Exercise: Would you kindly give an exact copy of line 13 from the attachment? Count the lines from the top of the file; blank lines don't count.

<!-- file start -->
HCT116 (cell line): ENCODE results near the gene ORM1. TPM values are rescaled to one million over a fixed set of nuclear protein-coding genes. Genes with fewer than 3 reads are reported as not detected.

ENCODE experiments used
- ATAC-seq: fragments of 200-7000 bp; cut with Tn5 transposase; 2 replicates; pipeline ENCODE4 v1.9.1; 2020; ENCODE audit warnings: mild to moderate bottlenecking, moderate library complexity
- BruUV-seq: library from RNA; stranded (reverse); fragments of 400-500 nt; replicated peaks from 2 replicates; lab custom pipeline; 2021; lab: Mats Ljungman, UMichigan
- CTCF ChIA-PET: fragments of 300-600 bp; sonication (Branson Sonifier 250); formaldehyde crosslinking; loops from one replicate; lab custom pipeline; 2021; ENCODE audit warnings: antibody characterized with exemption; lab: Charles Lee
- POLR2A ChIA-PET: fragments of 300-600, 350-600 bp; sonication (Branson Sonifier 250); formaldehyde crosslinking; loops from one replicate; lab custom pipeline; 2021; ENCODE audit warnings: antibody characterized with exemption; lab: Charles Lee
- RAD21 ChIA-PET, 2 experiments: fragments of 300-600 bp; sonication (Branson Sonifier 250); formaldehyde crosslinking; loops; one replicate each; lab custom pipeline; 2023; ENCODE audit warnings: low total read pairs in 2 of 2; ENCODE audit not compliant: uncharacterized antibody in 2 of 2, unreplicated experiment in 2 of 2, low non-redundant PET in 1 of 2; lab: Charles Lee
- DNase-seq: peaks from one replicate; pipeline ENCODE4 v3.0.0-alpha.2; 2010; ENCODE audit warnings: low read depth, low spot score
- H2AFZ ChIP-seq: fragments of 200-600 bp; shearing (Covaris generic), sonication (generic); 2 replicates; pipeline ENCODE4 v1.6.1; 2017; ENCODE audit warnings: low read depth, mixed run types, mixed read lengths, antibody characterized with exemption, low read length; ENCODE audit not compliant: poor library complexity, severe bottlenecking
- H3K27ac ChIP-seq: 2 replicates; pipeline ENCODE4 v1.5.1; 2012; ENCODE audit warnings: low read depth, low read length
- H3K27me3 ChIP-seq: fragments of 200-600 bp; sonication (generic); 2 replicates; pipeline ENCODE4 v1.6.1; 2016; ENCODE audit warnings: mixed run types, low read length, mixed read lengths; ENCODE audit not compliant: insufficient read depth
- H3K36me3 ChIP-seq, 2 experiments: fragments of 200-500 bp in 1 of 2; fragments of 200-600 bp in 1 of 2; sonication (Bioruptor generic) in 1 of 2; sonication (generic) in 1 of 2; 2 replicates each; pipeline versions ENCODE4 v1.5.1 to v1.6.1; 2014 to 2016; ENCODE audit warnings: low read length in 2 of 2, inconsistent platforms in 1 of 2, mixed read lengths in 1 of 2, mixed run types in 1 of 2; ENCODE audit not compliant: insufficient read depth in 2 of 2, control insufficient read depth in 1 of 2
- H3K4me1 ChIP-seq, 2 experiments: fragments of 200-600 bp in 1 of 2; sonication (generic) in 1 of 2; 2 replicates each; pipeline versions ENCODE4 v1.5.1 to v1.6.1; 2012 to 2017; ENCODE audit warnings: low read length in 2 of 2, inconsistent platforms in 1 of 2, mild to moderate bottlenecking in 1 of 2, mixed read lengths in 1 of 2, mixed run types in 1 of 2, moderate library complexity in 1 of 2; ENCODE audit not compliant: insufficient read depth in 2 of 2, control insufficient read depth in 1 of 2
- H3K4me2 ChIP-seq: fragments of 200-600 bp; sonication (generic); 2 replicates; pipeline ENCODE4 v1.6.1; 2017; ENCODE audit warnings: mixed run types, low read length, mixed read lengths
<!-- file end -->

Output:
- H3K4me1 ChIP-seq, 2 experiments: fragments of 200-600 bp in 1 of 2; sonication (generic) in 1 of 2; 2 replicates each; pipeline versions ENCODE4 v1.5.1 to v1.6.1; 2012 to 2017; ENCODE audit warnings: low read length in 2 of 2, inconsistent platforms in 1 of 2, mild to moderate bottlenecking in 1 of 2, mixed read lengths in 1 of 2, mixed run types in 1 of 2, moderate library complexity in 1 of 2; ENCODE audit not compliant: insufficient read depth in 2 of 2, control insufficient read depth in 1 of 2